The new emerging NLE for GNU/Linux
State Final
Date Mi 09 Mär 2011 02:00:41 CET
Proposed by Ichthyostega <>

Define and use a version numbering scheme for all releases, including the development releases. Use the rules of the debian policy as a guideline.


It should be clear right from start how version numbers are to be generated. This numbering scheme should include a pattern for development builds. The Debian policy defines a nice algorithm for ordering extended version numbers, which could be used as a guideline. The sequence of version numbers should be monotonous increasing according to this ordering.

Version number sequence

0.pre.## < 0.01~dev.20YYMMDDhhmm < 0.01 < 0.99 < 1.0~dev.20YYMMDDhhmm < 1.0 < 1.0.1


A tagged build is made whenever there is a feature change tangible for users. This might just be a dev release. Contrary to this, a published release is a build expected to be installed and used by the users. Amongst the published releases, we distinguish major and minor and bugfix releases.

  • before we reach alpha status, we don’t create any real releases, just tagged preview builds from time to time. The criteria for reaching alpha status are defined on the roadmap.

  • during alpha and beta status, we don’t differentiate our releases; they are just numbered consecutively with 2 digits (to start with). A release is made whenever there is something significant new or otherwise interesting to try out for the users.

  • besides the releases, we create development snapshot releases, which are just tagged builds.

    • Not every build/check-in gets promoted to such a tagged build; rather there needs to be any reason from the users point of view, e.g. a bugfix we expect to be tried out at least by someone.

    • these development snapshots are an anticipation of the upcoming next release and thus get a numbering derived from this next release (not the previous one).

    • dev snapshots use a timestamp attached with a ~ (tilde char). It is common practice to order a tilde below the release it is attached to (and debian follows this practice)

  • when we decide the application to be stable enough for real use and past the beta phase, we switch over to the usual 3-digit version numbering.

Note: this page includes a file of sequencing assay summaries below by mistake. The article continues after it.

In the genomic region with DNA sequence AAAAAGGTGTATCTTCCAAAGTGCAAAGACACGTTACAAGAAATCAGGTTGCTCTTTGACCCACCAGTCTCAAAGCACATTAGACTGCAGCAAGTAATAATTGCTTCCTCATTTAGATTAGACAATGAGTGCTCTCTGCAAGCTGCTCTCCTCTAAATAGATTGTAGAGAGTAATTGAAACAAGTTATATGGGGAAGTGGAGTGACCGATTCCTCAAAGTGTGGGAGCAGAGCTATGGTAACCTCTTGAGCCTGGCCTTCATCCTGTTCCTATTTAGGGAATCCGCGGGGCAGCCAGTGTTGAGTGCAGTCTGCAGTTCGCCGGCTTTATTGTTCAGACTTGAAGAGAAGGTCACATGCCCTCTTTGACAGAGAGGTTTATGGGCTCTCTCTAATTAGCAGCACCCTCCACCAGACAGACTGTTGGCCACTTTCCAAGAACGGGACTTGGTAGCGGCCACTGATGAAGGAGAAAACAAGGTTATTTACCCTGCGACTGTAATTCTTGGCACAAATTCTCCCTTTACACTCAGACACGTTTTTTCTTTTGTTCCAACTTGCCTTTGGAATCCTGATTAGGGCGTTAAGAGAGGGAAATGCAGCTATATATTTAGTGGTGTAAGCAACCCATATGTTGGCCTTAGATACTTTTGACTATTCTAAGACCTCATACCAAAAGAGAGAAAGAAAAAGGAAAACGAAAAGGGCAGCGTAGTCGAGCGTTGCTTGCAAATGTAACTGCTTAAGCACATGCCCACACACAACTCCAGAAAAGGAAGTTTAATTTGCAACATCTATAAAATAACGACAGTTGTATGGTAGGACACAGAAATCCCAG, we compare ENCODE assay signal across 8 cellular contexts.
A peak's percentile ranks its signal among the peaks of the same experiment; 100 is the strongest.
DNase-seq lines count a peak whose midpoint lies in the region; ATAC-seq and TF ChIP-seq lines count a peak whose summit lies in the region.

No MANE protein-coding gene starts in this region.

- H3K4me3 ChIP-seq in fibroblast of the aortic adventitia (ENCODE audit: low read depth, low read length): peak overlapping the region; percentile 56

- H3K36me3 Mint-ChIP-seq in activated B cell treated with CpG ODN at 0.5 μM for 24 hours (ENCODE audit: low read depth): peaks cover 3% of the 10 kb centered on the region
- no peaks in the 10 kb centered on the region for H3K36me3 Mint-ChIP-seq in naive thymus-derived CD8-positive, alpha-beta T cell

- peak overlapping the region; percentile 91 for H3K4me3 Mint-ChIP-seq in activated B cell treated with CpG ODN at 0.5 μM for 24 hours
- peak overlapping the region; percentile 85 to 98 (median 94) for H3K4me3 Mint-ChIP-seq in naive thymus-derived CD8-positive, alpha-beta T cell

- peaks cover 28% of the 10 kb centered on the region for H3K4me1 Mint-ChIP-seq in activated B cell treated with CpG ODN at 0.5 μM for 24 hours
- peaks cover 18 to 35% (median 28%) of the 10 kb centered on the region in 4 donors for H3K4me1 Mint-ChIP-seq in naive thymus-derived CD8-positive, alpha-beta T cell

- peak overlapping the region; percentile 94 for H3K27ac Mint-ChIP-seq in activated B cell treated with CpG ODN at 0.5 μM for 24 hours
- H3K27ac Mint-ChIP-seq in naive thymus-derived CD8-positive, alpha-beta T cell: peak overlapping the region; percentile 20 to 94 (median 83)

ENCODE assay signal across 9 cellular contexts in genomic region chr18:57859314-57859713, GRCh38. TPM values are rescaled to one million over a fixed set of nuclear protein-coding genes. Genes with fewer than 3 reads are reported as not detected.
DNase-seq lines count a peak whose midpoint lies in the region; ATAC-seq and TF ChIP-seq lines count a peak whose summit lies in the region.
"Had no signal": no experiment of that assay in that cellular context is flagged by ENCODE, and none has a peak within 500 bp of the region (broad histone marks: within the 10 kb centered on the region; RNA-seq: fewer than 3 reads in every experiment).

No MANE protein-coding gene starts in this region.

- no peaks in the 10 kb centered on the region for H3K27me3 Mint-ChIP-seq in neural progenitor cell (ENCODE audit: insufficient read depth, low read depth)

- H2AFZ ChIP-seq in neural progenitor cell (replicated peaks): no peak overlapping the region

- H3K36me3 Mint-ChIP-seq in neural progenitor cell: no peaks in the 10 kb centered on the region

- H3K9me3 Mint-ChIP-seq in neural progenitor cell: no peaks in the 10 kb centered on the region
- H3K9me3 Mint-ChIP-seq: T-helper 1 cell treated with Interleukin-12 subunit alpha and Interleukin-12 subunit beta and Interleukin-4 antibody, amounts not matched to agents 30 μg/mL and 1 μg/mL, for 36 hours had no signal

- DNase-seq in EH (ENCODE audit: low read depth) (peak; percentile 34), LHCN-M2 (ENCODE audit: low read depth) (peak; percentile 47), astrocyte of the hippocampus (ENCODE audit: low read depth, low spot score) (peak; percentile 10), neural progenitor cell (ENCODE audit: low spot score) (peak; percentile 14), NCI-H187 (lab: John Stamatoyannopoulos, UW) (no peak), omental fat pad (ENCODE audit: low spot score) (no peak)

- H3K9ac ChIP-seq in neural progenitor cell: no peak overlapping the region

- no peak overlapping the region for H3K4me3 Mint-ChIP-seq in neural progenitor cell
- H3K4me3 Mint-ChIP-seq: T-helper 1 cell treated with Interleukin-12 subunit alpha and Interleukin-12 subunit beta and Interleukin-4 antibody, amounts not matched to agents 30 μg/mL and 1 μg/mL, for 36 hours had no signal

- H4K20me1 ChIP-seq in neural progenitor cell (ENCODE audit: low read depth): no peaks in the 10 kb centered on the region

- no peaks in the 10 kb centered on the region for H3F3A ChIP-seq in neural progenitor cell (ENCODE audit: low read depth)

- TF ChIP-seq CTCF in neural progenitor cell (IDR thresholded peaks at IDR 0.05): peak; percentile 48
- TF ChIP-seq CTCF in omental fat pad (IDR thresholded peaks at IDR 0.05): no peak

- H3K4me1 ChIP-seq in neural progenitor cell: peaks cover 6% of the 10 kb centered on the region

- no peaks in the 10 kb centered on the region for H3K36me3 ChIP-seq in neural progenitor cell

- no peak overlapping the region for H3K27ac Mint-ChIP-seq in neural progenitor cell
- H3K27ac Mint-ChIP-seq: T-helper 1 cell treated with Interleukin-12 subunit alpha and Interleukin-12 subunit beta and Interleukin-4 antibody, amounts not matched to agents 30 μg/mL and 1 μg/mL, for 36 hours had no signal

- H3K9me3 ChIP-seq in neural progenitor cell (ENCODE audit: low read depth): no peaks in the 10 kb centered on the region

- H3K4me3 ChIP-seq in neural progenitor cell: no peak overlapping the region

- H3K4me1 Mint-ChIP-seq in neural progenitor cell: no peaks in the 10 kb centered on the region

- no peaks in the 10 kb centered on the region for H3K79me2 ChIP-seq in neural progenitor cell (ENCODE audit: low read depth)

• major releases start with 1.0 and feature high impact changes, usually linked to some significant breakage of compatibility or some other disruptive event.

    • minor releases may include some new features, but can be considered evolutionary. Their numbers are incremented on the second digit, like 1.1, 1.2, 1.3, 1.4, ….

    • bugfix releases are created when we have serious bugfixes to publish, without any real new features.

  • similar to the practice established in pre-1.0, we can create series of development snapshots working against and anticipating the next major/minor release. We’ll do so for those users interested in following the development more closely. The version numbers for such anticipating snapshots are again created by attaching a timestamp with a ~ (tilde char).


  • a debian packaging has been created ()

  • the first version was tagged 0.pre.01



  • the format of the version numbers classifies the kind of build

  • the changes in the scheme where chosen to reflect the changed dynamics in pre-alpha, beta and post-1.0

  • the anticipating snapshots fit better into the usual habits of developers: the moment a release is published, it is outdated and uninteresting.

  • this practice with the anticipating snapshots was popularised in by Apache Maven and works well in practice


  • this visioning scheme might look overengineered at first sight


don’t worry — be happy is what developers usually do with version numbering. Especially not caring for development snapshots might be viable for commercial products; but users of open source software frequently follow the development rather directly; thus it’s a good idea to have a clear numbering for these dev snapshots too.

Alternatively we might consider to use Git SHA-Hashes for the dev builds. But unfortunately, these are rather long and not very mnemonic. We’re better off just adding them to the changelog (as recommended by Debian policy anyway)


Many projects face a lot of confusion and bad reputation when they “happen to run into” more widely published releases without any forethought. Users tend to be confused quickly and can’t be expected to understand the details of the development process. Thus we should discuss and set up a unambiguous numbering scheme really early — including the criteria when to use what version number.


State → Final

considered common practice

Do 14 Apr 2011 03:46:07 CEST Christian Thaeter <>